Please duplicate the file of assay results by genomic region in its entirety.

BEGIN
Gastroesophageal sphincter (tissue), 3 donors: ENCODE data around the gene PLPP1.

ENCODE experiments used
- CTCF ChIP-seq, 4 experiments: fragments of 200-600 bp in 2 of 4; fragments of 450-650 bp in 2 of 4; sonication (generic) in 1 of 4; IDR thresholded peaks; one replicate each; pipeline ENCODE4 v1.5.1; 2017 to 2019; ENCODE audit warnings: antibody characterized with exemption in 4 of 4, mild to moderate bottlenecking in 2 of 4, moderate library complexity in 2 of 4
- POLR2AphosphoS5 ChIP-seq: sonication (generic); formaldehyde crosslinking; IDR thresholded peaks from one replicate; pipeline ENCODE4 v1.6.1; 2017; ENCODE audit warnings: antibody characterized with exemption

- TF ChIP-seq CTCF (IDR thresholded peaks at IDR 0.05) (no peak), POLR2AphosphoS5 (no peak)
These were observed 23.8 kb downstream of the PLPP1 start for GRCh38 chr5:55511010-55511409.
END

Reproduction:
Gastroesophageal sphincter (tissue), 3 donors: ENCODE data around the gene PLPP1.

ENCODE experiments used
- CTCF ChIP-seq, 4 experiments: fragments of 200-600 bp in 2 of 4; fragments of 450-650 bp in 2 of 4; sonication (generic) in 1 of 4; IDR thresholded peaks; one replicate each; pipeline ENCODE4 v1.5.1; 2017 to 2019; ENCODE audit warnings: antibody characterized with exemption in 4 of 4, mild to moderate bottlenecking in 2 of 4, moderate library complexity in 2 of 4
- POLR2AphosphoS5 ChIP-seq: sonication (generic); formaldehyde crosslinking; IDR thresholded peaks from one replicate; pipeline ENCODE4 v1.6.1; 2017; ENCODE audit warnings: antibody characterized with exemption

- TF ChIP-seq CTCF (IDR thresholded peaks at IDR 0.05) (no peak), POLR2AphosphoS5 (no peak)
These were observed 23.8 kb downstream of the PLPP1 start for GRCh38 chr5:55511010-55511409.